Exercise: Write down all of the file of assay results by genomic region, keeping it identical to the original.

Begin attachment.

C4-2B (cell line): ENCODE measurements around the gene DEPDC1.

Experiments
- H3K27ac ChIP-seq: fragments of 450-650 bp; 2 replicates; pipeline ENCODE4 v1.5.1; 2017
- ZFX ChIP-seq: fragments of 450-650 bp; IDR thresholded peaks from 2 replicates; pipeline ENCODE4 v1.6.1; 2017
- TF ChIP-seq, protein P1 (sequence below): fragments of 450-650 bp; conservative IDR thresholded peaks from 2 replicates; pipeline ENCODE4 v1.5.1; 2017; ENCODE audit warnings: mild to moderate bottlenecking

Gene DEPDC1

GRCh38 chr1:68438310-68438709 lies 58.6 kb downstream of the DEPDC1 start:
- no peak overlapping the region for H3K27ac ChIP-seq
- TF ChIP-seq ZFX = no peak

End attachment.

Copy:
C4-2B (cell line): ENCODE measurements around the gene DEPDC1.

Experiments
- H3K27ac ChIP-seq: fragments of 450-650 bp; 2 replicates; pipeline ENCODE4 v1.5.1; 2017
- ZFX ChIP-seq: fragments of 450-650 bp; IDR thresholded peaks from 2 replicates; pipeline ENCODE4 v1.6.1; 2017
- TF ChIP-seq, protein P1 (sequence below): fragments of 450-650 bp; conservative IDR thresholded peaks from 2 replicates; pipeline ENCODE4 v1.5.1; 2017; ENCODE audit warnings: mild to moderate bottlenecking

Gene DEPDC1

GRCh38 chr1:68438310-68438709 lies 58.6 kb downstream of the DEPDC1 start:
- no peak overlapping the region for H3K27ac ChIP-seq
- TF ChIP-seq ZFX = no peak